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No shortcuts in counseling

Part IV in a series exploring budget cuts' effects on schools

Posted: April 22, 2012 1:30 a.m.
Updated: April 22, 2012 1:30 a.m.

Karla Arriaran-Rodiguez, who works as a counselor at four different Hart district sites, leads discussion at an outreach group for English-language learning parents at Hart High.

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It’s STAR testing time, and Valencia High School counselor Kathy Stroh seizes the opportunity to meet with larger groups of students than she can during regular class schedules.

The weeklong period of standardized testing slows the hustle and bustle of packed counseling centers throughout the William S. Hart Union High School District as regular academic programming goes on pause.

“The real challenge for counselors has become finding time to make face-to-face contact with students,” Stroh said of state budget cuts’ impact on her field.

Addressing basic requirements en masse is one way the district has tried to be more efficient with counselors’ time as their workload increases.

“Instead of meeting with every class, we’re giving group presentations,” Stroh said. “You spend all the rest of the time trying to meet the student.”

A tougher road
California’s budget crisis has led to some $20 billion in cuts to  state public education over the past five years.

One effect has been shrinking college opportunities for students as state universities cut enrollments.

“Kids are needing to do more and more, and with the way our economy is, it’s so much harder to get into college,” said Stroh, a former Saugus High School teacher who has more than 20 years of experience at the Santa Clarita Valley’s only high school district.

“In the past, if you had a 3.6 (grade point average), I could guarantee there would be a spot somewhere for you. If you have a 3.7 now, there might not be a place that can take you.”

Counselors receive automated reports alerting them to poor classroom performances by the students assigned to them.

While the reports put counselors on notice of behavior that could lead to a failing grade, there is no mechanism for alerting them if students’ slipping performances could knock them out of the running for college admission.

Counselors’ one-on-one time with students, which has become increasingly sparse, is crucial for students as they set out on their individual academic paths, said Principal Sal Frias of Golden Valley High School.

“If a student wants to pursue a path of college, career tech, military or other, the courses our students are required to take vary,” Frias explained. “We need to make sure our plan is in place for the student’s goals to be realized.”

But counselors are facing more and more challenges.

“We have a higher counselor-to-student ratio now,” Frias said. “This means that each counselor has a caseload of more students. We also have less workdays. In short, we have less time to see and work with more students.”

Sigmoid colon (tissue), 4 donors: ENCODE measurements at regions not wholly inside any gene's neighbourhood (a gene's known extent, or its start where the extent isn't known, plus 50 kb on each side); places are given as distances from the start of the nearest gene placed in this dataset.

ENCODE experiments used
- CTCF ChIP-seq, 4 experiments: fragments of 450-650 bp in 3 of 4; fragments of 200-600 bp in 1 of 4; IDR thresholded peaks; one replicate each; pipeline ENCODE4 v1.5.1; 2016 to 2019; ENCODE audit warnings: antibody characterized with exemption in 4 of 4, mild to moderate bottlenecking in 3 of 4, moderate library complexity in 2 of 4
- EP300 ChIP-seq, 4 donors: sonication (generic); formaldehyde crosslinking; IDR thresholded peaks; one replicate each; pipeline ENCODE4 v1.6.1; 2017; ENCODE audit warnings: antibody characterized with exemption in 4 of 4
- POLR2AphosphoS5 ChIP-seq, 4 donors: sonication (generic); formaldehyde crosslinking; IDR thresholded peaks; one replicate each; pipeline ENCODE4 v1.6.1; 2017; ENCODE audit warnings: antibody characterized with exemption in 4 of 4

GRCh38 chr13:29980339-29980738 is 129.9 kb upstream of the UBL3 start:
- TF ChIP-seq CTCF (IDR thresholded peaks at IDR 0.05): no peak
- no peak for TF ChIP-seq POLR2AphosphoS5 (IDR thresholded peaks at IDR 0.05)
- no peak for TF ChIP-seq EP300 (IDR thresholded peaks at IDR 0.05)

A numbers game
The Hart district has 58 counselors to help approximately 23,000 students — a ratio of approximately 400-to-1, according to district spokeswoman Gail Pinsker.

A union contract stipulates that a school is allotted a counselor for every 450 students, and the school is required to hire an additional counselor if the remainder of that number of students comes out to at least 226, explained Bob Vincent, principal of West Ranch High School.

Since the public school funding crisis began, districts statewide have been forced to divert counseling funds elsewhere to save jobs.

Most recently, the Hart district eliminated a career adviser position, and the number of students each counselor serves has steadily risen.

“You want to keep things sensible,” Stroh said. “It’s really just a numbers game, but we have gone up in the last few years,” she said. “Where (Valencia) used to have 375 (students per counselor), now we’re at 450, which is our contractual limit,” noting the ratio can differ from school to school.

Unfilled positions
Counselor Karla Arriaran-Rodriguez has seen her job change radically in the past few years.

She was a full-time counselor at Hart High School last year, but then she received a pink-slip notification, meaning her position might be eliminated.

“It said, ‘returning — location to be determined,’” she said.

It wasn’t unfamiliar territory to the 16-year education veteran with a doctorate in the field from University of California, Santa Barbara.

She came to the Hart district after she was laid off from the Moorpark Unified School District due to budget cuts in 2009.

This year, Arriaran-Rodriguez works at four different schools within the Hart district: Sequoia Charter School; Hart at Home for home-schooling students assisted by the charter; and Golden Valley and Hart high schools.


“It’s challenging,” she said. “I’m at a different site every day.”


In addition to counseling students at all four schools, Arriaran-Rodriguez also runs various career-advisement events, student-peer support groups, the bilingual Padres Unidos program and various other academic events hosted by all four schools.

It can create a real time crunch during periods when there tend to be more students in the counseling center, such as December registration and right around report-card time.

Counseling cuts have changed the landscape at every school and brought a new focus and urgency to the job, Stroh said.

“You have to work as a team,” Stroh said. “And it’s not that it didn’t used to be that way, but now it’s more of a concerted effort.”

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